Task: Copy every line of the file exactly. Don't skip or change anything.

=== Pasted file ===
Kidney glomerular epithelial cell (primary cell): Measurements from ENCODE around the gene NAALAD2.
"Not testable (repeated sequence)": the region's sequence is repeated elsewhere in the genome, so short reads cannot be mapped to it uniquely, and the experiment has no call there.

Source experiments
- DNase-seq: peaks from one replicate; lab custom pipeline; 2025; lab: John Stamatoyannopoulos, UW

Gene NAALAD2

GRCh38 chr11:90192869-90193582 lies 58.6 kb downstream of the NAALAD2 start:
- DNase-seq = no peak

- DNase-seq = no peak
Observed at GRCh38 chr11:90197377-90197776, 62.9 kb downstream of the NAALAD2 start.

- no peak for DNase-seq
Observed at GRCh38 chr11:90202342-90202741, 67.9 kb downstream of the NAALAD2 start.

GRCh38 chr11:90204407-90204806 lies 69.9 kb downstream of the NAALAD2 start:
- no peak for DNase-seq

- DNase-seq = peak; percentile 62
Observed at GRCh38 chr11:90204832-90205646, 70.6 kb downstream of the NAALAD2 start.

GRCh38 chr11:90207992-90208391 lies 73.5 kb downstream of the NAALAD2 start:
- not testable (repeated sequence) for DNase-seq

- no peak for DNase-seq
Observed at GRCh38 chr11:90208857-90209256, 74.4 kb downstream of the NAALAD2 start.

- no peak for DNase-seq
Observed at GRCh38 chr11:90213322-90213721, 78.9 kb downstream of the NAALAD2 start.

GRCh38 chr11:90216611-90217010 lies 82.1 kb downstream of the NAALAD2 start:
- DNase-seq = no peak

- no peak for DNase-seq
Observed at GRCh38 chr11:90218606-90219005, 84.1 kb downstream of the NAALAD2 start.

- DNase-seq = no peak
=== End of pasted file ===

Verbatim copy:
Kidney glomerular epithelial cell (primary cell): Measurements from ENCODE around the gene NAALAD2.
"Not testable (repeated sequence)": the region's sequence is repeated elsewhere in the genome, so short reads cannot be mapped to it uniquely, and the experiment has no call there.

Source experiments
- DNase-seq: peaks from one replicate; lab custom pipeline; 2025; lab: John Stamatoyannopoulos, UW

Gene NAALAD2

GRCh38 chr11:90192869-90193582 lies 58.6 kb downstream of the NAALAD2 start:
- DNase-seq = no peak

- DNase-seq = no peak
Observed at GRCh38 chr11:90197377-90197776, 62.9 kb downstream of the NAALAD2 start.

- no peak for DNase-seq
Observed at GRCh38 chr11:90202342-90202741, 67.9 kb downstream of the NAALAD2 start.

GRCh38 chr11:90204407-90204806 lies 69.9 kb downstream of the NAALAD2 start:
- no peak for DNase-seq

- DNase-seq = peak; percentile 62
Observed at GRCh38 chr11:90204832-90205646, 70.6 kb downstream of the NAALAD2 start.

GRCh38 chr11:90207992-90208391 lies 73.5 kb downstream of the NAALAD2 start:
- not testable (repeated sequence) for DNase-seq

- no peak for DNase-seq
Observed at GRCh38 chr11:90208857-90209256, 74.4 kb downstream of the NAALAD2 start.

- no peak for DNase-seq
Observed at GRCh38 chr11:90213322-90213721, 78.9 kb downstream of the NAALAD2 start.

GRCh38 chr11:90216611-90217010 lies 82.1 kb downstream of the NAALAD2 start:
- DNase-seq = no peak

- no peak for DNase-seq
Observed at GRCh38 chr11:90218606-90219005, 84.1 kb downstream of the NAALAD2 start.

- DNase-seq = no peak